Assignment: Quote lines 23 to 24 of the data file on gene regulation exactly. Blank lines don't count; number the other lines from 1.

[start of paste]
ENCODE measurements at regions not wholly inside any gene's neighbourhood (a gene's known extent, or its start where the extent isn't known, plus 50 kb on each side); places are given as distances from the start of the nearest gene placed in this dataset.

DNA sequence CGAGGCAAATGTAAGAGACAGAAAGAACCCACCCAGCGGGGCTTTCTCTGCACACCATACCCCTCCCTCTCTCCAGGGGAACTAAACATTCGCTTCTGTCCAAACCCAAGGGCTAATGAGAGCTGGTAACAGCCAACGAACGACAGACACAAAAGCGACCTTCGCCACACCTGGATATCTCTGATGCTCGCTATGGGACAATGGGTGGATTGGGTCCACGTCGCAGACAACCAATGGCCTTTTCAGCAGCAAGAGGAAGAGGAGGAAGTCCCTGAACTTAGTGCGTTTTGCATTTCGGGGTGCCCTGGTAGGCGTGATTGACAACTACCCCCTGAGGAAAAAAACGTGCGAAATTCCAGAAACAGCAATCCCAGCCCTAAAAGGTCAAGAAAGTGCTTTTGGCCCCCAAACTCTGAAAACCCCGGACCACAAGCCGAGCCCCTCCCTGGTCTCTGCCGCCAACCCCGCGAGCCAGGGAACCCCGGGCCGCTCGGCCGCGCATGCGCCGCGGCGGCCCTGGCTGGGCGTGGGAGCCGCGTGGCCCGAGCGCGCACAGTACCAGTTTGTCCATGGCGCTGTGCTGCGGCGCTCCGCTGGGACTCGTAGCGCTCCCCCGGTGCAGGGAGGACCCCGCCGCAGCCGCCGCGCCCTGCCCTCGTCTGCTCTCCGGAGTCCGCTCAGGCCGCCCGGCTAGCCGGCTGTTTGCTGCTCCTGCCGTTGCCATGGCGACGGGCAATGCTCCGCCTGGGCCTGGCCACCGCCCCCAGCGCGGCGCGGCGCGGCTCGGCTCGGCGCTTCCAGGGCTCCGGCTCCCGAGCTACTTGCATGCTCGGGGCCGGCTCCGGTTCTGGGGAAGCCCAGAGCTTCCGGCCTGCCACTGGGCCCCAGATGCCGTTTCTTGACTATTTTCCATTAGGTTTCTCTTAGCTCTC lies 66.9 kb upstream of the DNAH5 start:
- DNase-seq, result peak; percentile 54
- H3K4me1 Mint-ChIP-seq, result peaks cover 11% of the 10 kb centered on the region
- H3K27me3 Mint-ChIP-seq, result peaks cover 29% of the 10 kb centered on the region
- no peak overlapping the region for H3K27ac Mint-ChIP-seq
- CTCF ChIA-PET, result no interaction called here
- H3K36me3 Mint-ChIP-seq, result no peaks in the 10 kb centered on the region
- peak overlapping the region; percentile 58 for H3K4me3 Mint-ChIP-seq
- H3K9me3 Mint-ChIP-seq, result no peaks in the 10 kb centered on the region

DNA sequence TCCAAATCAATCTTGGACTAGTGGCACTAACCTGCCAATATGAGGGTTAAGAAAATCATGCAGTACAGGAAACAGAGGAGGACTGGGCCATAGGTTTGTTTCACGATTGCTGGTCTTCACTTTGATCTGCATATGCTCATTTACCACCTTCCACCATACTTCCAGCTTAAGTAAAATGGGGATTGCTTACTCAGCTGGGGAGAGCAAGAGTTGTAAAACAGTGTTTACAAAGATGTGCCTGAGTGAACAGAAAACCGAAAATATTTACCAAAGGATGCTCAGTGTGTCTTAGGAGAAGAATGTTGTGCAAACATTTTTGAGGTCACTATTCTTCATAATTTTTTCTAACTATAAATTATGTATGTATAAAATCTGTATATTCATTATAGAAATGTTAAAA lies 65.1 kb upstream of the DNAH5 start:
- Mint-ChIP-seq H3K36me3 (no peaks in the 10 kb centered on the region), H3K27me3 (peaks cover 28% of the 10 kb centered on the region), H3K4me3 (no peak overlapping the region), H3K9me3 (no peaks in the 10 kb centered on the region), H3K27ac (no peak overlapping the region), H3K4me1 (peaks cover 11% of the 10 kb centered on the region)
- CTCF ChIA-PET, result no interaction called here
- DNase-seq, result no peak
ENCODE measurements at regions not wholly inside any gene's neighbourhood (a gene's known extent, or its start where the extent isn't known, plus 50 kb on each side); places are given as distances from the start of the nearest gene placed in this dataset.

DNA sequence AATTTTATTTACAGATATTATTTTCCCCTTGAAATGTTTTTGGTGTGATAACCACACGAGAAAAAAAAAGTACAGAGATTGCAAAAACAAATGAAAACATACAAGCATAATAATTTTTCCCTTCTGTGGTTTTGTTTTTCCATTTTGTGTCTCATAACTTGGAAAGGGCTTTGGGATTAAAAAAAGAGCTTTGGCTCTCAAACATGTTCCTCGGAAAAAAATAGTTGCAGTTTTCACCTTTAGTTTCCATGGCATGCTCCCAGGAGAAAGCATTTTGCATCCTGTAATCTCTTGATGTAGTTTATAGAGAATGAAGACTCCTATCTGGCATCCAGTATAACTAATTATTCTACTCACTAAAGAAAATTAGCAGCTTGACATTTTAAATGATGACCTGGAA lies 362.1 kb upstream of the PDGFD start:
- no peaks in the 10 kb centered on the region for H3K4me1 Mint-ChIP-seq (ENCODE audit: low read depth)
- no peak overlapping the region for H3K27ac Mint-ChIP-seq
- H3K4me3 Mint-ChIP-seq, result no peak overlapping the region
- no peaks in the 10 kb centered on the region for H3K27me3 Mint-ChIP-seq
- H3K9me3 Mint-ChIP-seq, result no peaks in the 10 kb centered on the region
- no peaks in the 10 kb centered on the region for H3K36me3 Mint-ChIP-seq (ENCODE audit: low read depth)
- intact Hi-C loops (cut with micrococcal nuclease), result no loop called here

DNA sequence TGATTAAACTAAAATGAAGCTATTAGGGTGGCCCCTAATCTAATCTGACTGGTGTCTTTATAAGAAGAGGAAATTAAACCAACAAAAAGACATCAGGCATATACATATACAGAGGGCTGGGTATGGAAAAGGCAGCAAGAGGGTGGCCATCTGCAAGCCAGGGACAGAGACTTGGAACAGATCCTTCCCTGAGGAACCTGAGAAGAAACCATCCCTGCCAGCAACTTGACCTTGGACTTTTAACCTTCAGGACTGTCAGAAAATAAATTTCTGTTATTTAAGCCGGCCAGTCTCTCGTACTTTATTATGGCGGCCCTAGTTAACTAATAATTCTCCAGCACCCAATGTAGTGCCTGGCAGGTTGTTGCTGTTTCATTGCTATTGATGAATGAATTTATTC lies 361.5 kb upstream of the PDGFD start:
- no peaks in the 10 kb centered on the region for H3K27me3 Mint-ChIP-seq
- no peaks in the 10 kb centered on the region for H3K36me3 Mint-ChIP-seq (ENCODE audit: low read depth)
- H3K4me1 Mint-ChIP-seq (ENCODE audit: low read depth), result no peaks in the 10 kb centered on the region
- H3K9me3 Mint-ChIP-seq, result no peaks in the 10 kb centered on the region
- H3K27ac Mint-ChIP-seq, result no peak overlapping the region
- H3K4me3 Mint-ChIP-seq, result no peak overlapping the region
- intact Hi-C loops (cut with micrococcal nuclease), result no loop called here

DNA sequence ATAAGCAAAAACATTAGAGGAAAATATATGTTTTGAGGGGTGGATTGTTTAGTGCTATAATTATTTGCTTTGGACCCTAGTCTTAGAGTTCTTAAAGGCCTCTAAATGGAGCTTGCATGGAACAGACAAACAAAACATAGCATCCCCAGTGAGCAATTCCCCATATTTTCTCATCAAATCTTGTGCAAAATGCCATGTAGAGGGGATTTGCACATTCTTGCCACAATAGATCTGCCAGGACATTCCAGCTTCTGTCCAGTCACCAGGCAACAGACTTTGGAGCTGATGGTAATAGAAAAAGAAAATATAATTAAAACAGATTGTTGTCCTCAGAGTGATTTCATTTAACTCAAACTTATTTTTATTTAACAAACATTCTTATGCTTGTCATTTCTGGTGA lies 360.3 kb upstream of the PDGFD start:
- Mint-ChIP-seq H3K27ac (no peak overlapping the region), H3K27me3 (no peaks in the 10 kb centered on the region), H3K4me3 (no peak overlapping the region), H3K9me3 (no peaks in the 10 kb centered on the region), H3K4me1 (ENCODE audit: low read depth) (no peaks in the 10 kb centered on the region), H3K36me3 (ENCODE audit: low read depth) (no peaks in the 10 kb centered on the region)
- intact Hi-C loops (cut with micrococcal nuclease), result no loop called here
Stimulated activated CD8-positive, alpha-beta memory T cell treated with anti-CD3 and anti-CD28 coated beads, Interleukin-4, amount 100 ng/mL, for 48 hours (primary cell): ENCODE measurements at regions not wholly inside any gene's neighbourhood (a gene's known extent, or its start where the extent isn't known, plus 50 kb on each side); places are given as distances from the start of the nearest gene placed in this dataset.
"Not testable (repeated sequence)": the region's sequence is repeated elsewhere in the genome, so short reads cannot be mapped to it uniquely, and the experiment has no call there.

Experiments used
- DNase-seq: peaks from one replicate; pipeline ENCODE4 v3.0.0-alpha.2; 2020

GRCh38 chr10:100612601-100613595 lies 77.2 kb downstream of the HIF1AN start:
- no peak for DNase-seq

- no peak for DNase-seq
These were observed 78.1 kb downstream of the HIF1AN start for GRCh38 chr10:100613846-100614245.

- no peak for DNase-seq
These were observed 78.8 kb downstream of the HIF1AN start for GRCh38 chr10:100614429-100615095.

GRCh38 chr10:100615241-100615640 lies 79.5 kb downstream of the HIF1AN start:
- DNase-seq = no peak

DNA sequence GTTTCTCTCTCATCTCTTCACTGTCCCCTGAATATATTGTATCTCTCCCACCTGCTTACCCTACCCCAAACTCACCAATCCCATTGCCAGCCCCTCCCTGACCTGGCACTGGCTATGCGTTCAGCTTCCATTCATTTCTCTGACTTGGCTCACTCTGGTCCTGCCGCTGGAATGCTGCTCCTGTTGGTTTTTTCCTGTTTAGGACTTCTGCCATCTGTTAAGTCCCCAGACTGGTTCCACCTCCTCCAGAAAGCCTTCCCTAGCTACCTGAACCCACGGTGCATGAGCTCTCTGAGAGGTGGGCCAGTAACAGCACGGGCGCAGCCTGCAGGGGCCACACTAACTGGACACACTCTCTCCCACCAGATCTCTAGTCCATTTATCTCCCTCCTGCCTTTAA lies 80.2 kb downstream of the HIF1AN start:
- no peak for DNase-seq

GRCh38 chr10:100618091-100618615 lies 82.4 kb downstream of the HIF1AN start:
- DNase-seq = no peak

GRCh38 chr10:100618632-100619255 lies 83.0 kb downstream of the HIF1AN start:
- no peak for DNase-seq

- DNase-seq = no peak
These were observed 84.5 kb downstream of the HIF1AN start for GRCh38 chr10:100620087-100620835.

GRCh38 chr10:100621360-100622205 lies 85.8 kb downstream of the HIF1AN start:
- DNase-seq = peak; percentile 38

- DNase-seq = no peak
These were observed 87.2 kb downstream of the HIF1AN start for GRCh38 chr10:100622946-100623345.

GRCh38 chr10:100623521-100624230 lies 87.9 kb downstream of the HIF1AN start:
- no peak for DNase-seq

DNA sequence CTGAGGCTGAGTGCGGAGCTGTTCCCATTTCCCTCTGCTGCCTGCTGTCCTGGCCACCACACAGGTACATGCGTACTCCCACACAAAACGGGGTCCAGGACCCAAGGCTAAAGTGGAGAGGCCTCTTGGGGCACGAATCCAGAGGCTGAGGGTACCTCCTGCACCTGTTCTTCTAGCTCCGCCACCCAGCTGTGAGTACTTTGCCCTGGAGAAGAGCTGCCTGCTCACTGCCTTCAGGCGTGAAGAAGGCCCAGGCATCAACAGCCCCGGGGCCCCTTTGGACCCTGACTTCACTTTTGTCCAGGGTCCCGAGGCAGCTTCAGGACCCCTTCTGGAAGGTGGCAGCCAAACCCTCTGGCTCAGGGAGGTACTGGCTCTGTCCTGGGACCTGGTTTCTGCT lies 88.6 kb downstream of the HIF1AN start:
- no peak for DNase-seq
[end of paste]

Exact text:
- intact Hi-C loops (cut with micrococcal nuclease), result no loop called here

DNA sequence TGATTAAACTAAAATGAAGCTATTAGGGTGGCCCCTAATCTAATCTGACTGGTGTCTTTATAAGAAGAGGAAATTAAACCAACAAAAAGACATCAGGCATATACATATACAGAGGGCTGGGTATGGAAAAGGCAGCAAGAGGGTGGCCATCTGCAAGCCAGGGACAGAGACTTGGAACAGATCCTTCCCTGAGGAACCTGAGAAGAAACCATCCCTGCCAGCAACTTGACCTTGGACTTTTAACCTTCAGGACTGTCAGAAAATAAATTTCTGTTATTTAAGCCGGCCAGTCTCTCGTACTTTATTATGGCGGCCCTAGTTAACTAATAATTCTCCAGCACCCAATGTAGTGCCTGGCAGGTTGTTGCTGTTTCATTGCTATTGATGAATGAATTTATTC lies 361.5 kb upstream of the PDGFD start: